52. High Key Soft

Photographing white clothing on a white background can be tricky, but in this photography class Karl shows you an effective lighting setup to successfully do just that.

In this four light photography tutorial Karl uses the simplest of studio lighting modifiers to produce this beautiful full length high key image. He also shares a number of useful tips and techniques when it comes to achieving a pure white background.

Karl then demonstrates another useful trick for how to create a slight shadow while maintaining the high key light, accentuating the three dimensionality. To end the class, he then clarifies a common misconception about the color white and shows you how to simply adjust this setup to achieve a grey background.

In this photography class we cover the following:

  • Studio photography: How to shoot portrait images
  • How to shoot creative portraiture using four lights
  • Affordable modifiers for studio lights
  • How to create broad, soft light
  • How to avoid lens flare
  • How to create a pure white background

For more techniques how to achieve a pure white background, click here.

NOTE: This course is available with English subtitles


  1. Good morning Karl, first of all thank you for these beautiful courses and I apologize if I speak little but English is not my language. About this, a further thank you for the clarity in expressing yourself, I thought I would not have been able to understand the courses. The videos are well made I wanted to focus on this video because it affects me and the white backdrop is always a challenge in commercial photography. I understand that making chapters with one, two, three and four lights is very useful.. A separate chapter dedicated to the white backdrop and the various ways of doing it, without thinking about the equipment used, would be very useful.. Thinking it as a real work on commission, full length and without post-production intervention. There are dozens of photos to take in one day and the photographer need to be able to optimize time. Thinking, in this chapter, of sets made with all the comforts, for example in a rental studio or as it happens to me, set up on site by the customer, often with little space and without assistant. I hope this does not seem like a criticism, but only a further enrichment to this already very complete course.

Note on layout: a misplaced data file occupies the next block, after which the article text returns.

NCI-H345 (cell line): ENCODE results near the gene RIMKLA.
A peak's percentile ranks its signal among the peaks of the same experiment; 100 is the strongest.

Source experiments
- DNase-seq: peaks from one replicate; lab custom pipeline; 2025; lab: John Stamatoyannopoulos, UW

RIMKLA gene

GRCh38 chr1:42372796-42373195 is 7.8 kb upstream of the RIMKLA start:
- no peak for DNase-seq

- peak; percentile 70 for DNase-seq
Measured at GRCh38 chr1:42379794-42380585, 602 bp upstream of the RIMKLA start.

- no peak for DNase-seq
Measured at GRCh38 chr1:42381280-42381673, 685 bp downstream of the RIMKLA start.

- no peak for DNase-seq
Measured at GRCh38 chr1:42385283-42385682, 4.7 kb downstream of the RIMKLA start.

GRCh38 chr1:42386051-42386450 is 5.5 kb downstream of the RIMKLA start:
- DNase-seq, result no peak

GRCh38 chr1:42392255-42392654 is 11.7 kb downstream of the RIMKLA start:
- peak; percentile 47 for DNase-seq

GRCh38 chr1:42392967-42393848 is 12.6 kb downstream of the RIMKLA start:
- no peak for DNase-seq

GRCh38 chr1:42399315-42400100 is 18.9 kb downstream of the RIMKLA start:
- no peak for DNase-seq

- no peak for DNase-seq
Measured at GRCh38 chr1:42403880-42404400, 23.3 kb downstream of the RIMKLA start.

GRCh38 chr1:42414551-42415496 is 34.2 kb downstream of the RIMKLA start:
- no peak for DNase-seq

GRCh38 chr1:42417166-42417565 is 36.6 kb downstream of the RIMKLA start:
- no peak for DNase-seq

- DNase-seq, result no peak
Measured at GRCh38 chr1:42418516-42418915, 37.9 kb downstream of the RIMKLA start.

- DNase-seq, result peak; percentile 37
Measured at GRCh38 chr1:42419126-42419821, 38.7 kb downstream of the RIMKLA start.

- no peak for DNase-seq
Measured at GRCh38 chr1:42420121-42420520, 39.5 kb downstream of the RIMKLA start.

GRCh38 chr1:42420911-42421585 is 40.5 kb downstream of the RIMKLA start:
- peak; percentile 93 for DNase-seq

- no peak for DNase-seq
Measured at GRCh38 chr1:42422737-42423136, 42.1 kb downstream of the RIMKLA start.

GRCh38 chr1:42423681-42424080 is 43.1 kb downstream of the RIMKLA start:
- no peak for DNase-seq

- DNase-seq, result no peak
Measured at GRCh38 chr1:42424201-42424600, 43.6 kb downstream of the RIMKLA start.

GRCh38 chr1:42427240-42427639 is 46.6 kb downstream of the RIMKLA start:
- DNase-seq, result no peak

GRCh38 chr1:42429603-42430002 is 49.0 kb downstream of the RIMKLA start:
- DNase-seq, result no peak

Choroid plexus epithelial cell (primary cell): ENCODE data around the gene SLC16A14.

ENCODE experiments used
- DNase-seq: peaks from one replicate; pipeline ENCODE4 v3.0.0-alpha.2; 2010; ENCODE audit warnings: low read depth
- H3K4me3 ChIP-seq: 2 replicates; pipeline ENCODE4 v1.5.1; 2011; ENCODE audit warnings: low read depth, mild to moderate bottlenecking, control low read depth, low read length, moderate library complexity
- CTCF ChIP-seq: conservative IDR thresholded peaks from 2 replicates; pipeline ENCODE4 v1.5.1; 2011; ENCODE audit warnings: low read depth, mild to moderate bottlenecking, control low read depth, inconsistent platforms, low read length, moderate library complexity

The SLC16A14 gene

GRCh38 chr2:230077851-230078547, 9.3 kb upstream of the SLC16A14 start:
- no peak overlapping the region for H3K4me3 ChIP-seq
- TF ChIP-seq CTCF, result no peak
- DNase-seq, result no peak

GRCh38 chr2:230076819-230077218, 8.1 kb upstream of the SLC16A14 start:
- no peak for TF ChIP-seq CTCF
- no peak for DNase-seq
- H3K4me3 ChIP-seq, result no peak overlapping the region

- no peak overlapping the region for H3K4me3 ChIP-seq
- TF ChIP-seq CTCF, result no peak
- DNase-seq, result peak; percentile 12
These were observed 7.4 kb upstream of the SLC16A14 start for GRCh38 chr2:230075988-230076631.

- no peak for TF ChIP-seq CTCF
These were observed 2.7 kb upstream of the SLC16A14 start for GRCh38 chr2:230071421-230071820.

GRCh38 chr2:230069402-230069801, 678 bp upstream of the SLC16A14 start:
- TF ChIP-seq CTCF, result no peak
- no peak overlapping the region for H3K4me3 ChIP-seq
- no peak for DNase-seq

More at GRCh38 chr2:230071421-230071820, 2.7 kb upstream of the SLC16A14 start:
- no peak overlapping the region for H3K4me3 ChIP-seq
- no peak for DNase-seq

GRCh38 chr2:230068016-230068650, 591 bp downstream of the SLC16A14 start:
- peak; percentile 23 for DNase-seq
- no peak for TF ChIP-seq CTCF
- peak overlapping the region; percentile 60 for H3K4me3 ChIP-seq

1. Hey Gerry, I don’t know how Karl achieved this result… But I usually can achieve this with a combination of the clone stamp tool, on a separate layer and then using the lasso tool to define the area around my models feet, and then applying a Gaussian Blur in photoshop.

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